Gossip can be as destructive as flames

By Judy Brandon: Religion columnist

Words can be very destructive. Gossip can be devastating. James compares the tongue to a fire. He says, “Consider what a great forest is set on fire by a small spark.” (James 3:5) Put another way, gossip spreads like wildfire and is just as destructive.

Great lessons can be learned from the events of history and in turn we can relate those to spiritual truths. Take for example the Great Chicago Fire of 1871. Several years ago, I saw a film on this disaster and I have never forgotten it.

During that time, Chicago was a flourishing, growing city. Yet on the night of October 8, 1871, many people’s lives were changed.

That night a small fire started. Varying stories have surfaced over the years but the most common say that the fire began when a cow owned by the O’Leary family kicked over a lantern in the barn. When the firefighters were summoned, they were sent to the wrong address, and consequently the fire gained momentum. Finally, the firefighters arrived and flames were already leaping to houses and sheds in the neighborhood. Then flames spread rapidly from block to block and section to section of the city.

After raging for 29 hours, the fire finally was brought under control but not before much of the city was destroyed. In the 73 miles burned, the assessed cost of destroyed property was set at $192 million. Three hundred people were killed and 100,000 people left homeless.

But the cost was far greater than the figures revealed. Many people who had lost their homes settled in parks and other areas. Because businesses were destroyed, food was scarce and the basic living supplies were meager.

How interesting that James compares the tongue to a raging fire, and he lived long before the Chicago fire.

Interesting parallels can be drawn. Chicago had no rain that summer, making everything vulnerable to fire.

The spiritual side to that is that people gossip because they are self-centered and they have ignored the biblical principle of self-control. Their lives are totally centered around their own welfare and anything that will promote self. The tongue is really the messenger of what is in the heart. What kind of heart would spread gossip? A dry, self-centered heart?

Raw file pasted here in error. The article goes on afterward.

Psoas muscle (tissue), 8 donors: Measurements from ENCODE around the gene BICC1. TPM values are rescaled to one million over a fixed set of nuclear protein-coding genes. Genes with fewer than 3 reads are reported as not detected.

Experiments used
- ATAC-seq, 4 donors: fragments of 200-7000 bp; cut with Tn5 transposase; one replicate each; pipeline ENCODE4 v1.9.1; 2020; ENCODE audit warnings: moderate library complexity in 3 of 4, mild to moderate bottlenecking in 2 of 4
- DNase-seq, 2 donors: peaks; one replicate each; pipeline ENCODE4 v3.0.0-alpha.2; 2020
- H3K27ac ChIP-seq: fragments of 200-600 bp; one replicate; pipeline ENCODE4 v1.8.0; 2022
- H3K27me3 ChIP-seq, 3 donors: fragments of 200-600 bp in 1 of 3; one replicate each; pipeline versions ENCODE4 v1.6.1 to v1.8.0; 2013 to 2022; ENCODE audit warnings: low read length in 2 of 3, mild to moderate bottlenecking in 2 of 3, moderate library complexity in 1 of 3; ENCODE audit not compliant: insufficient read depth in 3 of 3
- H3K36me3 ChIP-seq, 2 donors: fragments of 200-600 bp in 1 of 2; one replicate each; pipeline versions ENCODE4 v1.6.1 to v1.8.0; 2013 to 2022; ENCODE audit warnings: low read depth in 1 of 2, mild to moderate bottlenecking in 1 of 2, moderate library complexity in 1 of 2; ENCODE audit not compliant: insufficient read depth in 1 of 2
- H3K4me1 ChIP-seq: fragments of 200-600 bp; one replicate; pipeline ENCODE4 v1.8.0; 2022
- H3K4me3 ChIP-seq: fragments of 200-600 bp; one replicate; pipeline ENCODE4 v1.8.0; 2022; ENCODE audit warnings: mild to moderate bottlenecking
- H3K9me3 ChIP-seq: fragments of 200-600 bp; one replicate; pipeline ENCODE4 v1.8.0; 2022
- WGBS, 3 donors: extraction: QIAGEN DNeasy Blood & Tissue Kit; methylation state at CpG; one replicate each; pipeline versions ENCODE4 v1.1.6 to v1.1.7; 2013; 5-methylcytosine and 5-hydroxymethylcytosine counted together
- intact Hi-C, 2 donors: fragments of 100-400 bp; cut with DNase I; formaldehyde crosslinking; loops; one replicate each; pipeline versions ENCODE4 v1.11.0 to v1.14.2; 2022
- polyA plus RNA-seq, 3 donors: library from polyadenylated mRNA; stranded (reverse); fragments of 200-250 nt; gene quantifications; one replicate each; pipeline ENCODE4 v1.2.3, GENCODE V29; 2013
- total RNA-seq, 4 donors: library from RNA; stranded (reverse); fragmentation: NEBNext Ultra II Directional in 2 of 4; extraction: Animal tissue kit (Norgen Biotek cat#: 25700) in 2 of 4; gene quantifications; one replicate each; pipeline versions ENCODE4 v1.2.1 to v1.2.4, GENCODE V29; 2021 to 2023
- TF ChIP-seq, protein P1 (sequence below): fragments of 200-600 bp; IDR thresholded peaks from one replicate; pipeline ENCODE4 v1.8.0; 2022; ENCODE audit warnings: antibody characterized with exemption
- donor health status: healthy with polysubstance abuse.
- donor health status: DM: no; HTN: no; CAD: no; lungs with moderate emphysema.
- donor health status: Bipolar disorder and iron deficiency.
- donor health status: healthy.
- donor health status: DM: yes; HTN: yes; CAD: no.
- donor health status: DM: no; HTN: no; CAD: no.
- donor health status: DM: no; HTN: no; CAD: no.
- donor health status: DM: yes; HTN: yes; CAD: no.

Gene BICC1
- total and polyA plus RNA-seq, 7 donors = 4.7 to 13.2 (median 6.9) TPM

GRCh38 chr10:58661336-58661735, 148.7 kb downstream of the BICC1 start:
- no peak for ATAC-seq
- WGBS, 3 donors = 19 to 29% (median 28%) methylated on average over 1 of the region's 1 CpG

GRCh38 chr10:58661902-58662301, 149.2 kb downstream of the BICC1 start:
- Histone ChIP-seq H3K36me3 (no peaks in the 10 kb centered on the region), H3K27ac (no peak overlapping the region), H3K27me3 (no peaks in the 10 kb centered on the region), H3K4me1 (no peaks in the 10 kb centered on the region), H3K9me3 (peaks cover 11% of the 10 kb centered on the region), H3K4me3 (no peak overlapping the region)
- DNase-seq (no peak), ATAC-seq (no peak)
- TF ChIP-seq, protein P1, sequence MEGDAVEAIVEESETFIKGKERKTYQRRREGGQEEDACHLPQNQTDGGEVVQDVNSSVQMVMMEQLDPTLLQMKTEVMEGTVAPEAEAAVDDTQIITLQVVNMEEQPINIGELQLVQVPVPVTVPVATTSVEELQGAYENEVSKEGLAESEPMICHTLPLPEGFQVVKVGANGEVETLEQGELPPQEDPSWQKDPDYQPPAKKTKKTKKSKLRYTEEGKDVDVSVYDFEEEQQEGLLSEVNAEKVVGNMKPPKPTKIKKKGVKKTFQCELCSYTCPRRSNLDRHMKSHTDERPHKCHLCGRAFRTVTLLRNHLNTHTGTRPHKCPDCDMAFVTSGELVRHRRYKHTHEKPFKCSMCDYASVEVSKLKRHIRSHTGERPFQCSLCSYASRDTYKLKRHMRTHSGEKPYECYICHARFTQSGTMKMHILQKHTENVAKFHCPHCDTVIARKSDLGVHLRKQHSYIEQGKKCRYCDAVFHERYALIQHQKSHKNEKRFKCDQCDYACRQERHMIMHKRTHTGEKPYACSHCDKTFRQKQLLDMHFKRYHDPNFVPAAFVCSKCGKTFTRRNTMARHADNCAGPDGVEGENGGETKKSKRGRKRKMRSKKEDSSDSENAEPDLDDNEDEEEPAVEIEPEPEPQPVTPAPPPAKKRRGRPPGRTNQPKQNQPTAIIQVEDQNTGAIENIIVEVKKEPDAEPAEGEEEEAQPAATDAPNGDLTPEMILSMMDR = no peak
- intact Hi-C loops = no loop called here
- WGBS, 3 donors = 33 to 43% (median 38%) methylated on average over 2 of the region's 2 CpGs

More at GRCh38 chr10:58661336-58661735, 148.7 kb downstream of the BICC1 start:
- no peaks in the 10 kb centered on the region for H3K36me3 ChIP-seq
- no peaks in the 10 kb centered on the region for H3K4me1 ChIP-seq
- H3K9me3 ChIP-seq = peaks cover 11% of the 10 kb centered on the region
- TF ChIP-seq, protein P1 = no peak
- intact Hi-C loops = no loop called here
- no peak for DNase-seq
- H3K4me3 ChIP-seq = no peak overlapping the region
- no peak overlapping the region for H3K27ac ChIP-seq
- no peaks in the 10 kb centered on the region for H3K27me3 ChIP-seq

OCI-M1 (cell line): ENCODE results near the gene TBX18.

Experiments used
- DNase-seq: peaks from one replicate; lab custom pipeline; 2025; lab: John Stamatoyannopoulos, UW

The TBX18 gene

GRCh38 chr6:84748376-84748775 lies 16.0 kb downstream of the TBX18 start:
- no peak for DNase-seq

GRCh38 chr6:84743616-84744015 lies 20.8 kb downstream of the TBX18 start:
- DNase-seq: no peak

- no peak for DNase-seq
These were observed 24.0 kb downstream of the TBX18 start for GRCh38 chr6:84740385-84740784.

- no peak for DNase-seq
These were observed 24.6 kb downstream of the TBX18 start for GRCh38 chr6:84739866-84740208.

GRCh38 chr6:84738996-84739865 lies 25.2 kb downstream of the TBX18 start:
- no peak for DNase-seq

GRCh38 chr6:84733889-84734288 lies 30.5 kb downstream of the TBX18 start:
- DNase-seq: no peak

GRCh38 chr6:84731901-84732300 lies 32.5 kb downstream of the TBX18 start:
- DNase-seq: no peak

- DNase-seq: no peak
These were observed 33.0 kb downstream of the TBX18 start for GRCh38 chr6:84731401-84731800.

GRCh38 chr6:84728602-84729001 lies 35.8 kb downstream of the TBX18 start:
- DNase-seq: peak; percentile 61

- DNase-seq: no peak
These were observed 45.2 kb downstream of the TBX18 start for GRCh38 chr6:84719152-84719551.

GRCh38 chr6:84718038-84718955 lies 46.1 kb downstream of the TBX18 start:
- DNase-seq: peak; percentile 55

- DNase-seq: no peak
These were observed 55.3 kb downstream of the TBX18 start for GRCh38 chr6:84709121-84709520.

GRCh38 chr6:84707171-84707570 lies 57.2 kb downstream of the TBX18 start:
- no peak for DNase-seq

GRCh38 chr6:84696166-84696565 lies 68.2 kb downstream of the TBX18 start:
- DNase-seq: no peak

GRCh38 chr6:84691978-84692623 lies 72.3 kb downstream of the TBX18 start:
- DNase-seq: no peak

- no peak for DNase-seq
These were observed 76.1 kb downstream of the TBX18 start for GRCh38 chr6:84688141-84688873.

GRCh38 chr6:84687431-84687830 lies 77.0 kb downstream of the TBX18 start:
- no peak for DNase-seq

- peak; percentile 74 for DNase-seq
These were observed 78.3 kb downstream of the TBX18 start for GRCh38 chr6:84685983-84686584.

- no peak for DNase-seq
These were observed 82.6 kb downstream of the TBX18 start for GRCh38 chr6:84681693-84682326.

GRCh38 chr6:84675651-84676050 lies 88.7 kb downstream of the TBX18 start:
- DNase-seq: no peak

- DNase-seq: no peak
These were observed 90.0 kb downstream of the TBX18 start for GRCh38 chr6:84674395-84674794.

The documentary noted that on the night of the fire, the wind carried the flames throughout the city. Again on the human side, there are people who spread gossip just like the wind. The juicy information is carried over all town in a matter of minutes, leaping from one mouth to another.

Further, the city of Chicago did not have the mechanisms in place to keep a fire from spreading. What is the mechanism for preventing gossip? There are two. The gossiper has to have a change of heart, a conviction that what she is doing is wrong. Secondly, the hearer must put the fire of gossip out by not spreading it.

Finally the documentary summarized the terrible disaster by showing drawings of the plight of some of Chicago’s people after the fire. Some people’s homes were destroyed and many lost everything they ahead. There is still another parallel. Evil tongues and even innuendoes have burned many a good person. Lives have been ruined because of “tales” spread and carried from person to person.

I know that I have a tendency to get caught up in the news about other people. I realize that I have to make a change, as do all others who tend to listen and spread gossip. I am going to be really careful about what I choose to say and also what I choose to say.